Drop a stone into the ocean and it will sink into the deep. Chuck a stone off the side of a mountain and it will plummet as well. Sure, steel ships can float and even very heavy airplanes can fly, but to achieve flight, you have to exploit the four basic aerodynamic forces: lift, weight, thrust and drag. You can think of them as four arms holding the plane in the air, each pushing from a different direction.
First, let's examine thrust and drag. Thrust, whether caused by a propeller or a jet engine, is the aerodynamic force that pushes or pulls the airplane forward through space. The opposing aerodynamic force is drag, or the friction that resists the motion of an object moving through a fluid (or immobile in a moving fluid, as occurs when you fly a kite).
If you stick your hand out of a car window while moving, you'll experience a very simple demonstration of drag at work. The amount of drag that your hand creates depends on a few factors, such as the size of your hand, the speed of the car and the density of the air. If you were to slow down, you would notice that the drag on your hand would decrease.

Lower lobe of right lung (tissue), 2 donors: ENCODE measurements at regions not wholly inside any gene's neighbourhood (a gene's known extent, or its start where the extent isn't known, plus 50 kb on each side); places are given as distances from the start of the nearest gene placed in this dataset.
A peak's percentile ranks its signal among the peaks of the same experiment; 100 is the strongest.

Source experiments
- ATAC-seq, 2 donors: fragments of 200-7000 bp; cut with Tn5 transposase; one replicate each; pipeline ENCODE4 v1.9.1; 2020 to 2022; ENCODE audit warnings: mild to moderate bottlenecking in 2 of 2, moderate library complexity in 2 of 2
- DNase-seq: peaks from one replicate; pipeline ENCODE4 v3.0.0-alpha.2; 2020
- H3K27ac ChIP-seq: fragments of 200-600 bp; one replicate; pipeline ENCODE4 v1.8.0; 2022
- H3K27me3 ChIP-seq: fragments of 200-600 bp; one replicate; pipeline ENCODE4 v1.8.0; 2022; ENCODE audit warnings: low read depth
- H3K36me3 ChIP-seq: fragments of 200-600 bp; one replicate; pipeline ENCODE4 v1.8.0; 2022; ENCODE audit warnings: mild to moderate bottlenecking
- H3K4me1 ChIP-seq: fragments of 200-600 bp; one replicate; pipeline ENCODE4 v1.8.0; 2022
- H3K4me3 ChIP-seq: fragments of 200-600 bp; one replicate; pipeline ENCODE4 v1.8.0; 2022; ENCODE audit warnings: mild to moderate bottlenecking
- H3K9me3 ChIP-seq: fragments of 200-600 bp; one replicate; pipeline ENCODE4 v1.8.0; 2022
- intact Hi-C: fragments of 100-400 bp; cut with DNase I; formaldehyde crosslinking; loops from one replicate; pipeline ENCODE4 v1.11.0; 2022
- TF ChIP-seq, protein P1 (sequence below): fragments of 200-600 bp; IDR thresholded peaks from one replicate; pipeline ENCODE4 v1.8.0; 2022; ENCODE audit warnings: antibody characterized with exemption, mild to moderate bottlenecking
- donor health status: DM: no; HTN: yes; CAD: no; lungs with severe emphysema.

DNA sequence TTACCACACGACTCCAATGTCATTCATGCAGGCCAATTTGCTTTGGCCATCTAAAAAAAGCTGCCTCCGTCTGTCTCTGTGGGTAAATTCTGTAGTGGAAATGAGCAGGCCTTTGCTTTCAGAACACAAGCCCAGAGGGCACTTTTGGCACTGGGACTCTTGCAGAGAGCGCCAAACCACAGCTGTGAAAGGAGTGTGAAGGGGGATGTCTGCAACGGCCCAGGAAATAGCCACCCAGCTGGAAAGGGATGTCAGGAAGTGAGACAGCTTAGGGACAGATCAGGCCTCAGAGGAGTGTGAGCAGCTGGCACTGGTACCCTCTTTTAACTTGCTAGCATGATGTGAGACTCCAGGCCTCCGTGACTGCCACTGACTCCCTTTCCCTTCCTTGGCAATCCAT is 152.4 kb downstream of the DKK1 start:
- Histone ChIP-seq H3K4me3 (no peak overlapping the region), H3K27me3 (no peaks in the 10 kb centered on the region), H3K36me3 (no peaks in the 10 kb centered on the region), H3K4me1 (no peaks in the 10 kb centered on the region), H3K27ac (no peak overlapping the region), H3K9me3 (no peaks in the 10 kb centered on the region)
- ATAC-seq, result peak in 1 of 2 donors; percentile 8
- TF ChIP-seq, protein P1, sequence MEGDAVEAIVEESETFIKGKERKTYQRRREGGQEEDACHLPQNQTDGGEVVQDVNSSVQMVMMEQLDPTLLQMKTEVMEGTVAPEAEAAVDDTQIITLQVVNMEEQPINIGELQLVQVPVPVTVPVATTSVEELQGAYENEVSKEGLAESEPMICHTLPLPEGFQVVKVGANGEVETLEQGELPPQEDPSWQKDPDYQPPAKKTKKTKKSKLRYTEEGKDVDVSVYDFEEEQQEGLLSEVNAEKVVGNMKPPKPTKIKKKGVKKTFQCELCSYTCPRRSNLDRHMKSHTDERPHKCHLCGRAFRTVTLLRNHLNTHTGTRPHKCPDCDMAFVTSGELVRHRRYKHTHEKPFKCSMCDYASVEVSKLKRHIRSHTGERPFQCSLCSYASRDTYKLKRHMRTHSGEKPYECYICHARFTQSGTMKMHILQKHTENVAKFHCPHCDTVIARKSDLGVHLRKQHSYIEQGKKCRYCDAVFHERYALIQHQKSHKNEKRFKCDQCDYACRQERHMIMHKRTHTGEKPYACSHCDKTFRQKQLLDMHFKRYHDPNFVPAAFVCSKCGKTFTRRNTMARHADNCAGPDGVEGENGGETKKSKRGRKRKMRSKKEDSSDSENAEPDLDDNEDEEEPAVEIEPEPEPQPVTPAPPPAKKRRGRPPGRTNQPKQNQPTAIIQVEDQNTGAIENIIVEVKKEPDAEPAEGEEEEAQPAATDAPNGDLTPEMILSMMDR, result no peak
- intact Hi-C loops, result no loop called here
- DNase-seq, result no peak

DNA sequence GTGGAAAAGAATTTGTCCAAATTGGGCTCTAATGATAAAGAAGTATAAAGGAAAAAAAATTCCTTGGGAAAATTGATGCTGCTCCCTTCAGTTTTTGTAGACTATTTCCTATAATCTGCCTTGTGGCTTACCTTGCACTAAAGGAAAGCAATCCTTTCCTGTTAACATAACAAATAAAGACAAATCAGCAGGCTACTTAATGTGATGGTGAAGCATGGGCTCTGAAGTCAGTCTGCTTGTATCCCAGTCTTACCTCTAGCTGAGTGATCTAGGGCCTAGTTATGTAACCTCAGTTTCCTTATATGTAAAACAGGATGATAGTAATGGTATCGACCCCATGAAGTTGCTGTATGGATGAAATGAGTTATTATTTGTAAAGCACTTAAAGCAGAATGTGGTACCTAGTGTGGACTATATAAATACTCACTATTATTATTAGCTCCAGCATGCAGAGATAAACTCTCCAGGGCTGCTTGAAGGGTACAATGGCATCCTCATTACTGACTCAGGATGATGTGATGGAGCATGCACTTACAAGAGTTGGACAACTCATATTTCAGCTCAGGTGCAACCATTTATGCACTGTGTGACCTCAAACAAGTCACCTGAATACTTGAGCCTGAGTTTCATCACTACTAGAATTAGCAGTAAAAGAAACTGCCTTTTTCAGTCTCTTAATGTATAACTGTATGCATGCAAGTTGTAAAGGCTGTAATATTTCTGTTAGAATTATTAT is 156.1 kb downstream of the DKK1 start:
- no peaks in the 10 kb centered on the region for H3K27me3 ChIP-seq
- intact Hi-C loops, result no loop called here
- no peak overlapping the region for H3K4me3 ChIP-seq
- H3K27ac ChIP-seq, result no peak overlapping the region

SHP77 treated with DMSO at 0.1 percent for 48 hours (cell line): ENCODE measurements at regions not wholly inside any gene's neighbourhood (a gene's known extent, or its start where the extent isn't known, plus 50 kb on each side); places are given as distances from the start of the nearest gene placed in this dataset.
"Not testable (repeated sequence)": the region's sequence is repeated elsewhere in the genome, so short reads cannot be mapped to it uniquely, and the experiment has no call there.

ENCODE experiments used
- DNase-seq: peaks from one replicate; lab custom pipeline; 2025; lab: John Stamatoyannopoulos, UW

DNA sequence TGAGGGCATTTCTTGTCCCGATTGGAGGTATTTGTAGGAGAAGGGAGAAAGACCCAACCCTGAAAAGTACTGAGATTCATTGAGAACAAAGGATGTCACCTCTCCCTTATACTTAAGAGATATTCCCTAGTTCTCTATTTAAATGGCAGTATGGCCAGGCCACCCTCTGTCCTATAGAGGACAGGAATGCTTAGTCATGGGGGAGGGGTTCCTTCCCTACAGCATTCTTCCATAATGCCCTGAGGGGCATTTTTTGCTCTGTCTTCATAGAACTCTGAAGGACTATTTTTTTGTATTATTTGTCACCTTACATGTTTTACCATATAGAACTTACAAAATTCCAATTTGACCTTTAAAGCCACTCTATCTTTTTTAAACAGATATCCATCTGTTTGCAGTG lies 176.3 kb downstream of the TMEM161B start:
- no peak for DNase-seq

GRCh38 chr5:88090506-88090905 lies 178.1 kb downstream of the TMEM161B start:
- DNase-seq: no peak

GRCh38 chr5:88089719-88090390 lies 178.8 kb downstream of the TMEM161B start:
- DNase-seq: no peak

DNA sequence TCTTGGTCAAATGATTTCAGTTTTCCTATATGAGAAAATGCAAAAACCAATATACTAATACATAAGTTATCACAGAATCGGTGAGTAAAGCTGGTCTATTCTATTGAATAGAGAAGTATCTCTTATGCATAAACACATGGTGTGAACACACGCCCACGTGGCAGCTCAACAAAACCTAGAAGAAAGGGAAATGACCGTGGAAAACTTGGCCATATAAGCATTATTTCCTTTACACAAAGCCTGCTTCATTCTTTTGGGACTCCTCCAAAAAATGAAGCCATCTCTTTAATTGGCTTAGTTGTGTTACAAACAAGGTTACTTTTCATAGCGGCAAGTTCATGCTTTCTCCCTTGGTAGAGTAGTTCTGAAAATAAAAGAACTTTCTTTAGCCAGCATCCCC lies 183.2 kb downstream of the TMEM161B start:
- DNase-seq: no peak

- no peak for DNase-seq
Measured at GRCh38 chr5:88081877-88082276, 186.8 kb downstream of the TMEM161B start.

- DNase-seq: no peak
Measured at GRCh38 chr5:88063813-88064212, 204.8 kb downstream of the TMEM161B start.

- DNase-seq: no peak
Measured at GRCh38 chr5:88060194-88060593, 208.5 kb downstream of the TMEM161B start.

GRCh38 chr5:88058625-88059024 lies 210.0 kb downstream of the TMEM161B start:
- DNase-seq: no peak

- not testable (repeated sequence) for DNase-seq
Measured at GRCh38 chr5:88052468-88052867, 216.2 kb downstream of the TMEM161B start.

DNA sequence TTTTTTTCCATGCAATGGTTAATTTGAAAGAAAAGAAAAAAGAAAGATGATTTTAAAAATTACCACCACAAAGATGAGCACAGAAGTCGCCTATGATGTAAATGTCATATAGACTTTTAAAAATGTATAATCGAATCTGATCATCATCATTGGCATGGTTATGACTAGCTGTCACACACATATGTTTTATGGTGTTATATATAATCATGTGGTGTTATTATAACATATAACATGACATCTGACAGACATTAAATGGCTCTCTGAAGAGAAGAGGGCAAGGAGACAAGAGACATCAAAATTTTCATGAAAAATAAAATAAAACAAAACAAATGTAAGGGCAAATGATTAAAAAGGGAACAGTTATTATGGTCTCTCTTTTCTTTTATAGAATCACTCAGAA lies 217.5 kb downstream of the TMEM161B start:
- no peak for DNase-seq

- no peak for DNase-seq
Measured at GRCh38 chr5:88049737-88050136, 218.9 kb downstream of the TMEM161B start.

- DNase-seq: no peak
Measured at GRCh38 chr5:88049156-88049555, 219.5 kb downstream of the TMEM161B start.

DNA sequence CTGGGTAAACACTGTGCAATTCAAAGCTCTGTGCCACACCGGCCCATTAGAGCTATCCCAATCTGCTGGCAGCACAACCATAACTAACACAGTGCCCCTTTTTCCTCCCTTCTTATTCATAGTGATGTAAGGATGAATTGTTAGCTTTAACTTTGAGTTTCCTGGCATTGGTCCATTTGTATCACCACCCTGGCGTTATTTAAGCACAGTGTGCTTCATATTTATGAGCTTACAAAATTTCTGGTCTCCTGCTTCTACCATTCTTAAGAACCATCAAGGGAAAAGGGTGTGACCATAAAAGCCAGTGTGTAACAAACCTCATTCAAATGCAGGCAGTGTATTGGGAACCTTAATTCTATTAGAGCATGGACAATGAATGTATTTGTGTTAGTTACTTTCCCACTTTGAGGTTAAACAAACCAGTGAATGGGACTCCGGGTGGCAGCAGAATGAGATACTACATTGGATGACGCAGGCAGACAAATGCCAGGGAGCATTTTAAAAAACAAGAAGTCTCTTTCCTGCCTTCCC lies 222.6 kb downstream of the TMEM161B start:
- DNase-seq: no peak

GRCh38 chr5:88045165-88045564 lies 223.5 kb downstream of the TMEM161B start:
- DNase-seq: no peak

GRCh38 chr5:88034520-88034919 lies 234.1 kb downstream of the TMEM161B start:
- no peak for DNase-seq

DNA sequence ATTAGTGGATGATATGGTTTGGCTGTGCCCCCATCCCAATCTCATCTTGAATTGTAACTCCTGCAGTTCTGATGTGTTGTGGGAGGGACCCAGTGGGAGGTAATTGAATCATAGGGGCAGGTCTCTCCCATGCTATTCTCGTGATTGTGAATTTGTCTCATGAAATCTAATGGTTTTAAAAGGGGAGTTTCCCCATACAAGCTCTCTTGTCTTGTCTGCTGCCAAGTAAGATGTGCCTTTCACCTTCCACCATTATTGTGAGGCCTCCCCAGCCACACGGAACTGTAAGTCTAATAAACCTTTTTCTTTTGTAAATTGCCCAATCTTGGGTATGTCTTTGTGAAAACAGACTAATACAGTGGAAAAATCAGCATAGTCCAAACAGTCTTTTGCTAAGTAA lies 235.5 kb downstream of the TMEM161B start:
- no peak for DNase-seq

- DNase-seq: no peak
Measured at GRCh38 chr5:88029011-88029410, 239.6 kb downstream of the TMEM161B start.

We see another example of drag reduction when we watch downhill skiers in the Olympics. Whenever they get the chance, they'll squeeze down into a tight crouch. By making themselves "smaller," they decrease the drag they create, which allows them to zip faster down the hill.
A passenger jet always retracts its landing gear after takeoff for a similar reason: to reduce drag. Just like the downhill skier, the pilot wants to make the aircraft as small as possible. The amount of drag produced by the landing gear of a jet is so great that, at cruising speeds, the gear would be ripped right off the plane.
For flight to take place, thrust must be equal to or greater than the drag. If, for any reason, the amount of drag becomes larger than the amount of thrust, the plane will slow down. If the thrust is increased so that it's greater than the drag, the plane will speed up.
On the next page, we'll discuss weight and lift.